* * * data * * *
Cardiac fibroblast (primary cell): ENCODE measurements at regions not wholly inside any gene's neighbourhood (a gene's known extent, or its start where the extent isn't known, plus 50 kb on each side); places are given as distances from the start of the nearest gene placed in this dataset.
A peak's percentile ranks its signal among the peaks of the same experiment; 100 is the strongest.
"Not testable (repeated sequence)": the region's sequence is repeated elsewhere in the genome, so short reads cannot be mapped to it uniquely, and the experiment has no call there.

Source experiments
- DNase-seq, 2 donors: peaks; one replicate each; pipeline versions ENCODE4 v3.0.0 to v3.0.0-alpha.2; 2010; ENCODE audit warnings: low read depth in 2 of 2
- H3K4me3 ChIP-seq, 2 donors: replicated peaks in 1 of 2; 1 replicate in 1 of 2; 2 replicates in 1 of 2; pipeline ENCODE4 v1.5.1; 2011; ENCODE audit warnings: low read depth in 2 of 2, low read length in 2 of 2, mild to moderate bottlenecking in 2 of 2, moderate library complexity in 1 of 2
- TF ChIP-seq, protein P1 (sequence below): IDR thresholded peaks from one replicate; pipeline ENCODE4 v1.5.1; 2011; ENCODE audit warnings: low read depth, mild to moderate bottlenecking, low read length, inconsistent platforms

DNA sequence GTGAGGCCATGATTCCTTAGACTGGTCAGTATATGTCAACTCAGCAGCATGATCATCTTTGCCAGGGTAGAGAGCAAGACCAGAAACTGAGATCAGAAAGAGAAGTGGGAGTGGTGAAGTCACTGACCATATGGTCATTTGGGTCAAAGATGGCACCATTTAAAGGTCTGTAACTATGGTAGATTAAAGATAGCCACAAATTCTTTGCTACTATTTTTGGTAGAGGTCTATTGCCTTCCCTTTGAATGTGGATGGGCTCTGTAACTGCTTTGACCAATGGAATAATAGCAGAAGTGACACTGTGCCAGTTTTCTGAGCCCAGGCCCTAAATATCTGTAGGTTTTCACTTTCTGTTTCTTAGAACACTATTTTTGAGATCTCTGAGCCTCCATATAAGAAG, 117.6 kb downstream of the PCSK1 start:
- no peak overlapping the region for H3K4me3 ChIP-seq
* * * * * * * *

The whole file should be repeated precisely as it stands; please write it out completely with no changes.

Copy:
Cardiac fibroblast (primary cell): ENCODE measurements at regions not wholly inside any gene's neighbourhood (a gene's known extent, or its start where the extent isn't known, plus 50 kb on each side); places are given as distances from the start of the nearest gene placed in this dataset.
A peak's percentile ranks its signal among the peaks of the same experiment; 100 is the strongest.
"Not testable (repeated sequence)": the region's sequence is repeated elsewhere in the genome, so short reads cannot be mapped to it uniquely, and the experiment has no call there.

Source experiments
- DNase-seq, 2 donors: peaks; one replicate each; pipeline versions ENCODE4 v3.0.0 to v3.0.0-alpha.2; 2010; ENCODE audit warnings: low read depth in 2 of 2
- H3K4me3 ChIP-seq, 2 donors: replicated peaks in 1 of 2; 1 replicate in 1 of 2; 2 replicates in 1 of 2; pipeline ENCODE4 v1.5.1; 2011; ENCODE audit warnings: low read depth in 2 of 2, low read length in 2 of 2, mild to moderate bottlenecking in 2 of 2, moderate library complexity in 1 of 2
- TF ChIP-seq, protein P1 (sequence below): IDR thresholded peaks from one replicate; pipeline ENCODE4 v1.5.1; 2011; ENCODE audit warnings: low read depth, mild to moderate bottlenecking, low read length, inconsistent platforms

DNA sequence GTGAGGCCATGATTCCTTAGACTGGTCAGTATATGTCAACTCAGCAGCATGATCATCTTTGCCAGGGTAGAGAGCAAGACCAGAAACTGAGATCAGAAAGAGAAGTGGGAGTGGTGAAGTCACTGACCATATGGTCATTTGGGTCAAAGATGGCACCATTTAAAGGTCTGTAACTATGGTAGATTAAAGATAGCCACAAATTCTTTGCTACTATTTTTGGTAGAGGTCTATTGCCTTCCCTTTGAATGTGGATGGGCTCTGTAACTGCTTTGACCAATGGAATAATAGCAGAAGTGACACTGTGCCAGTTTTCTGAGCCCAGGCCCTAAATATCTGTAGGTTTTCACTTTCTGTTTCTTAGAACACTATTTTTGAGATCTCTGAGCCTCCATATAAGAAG, 117.6 kb downstream of the PCSK1 start:
- no peak overlapping the region for H3K4me3 ChIP-seq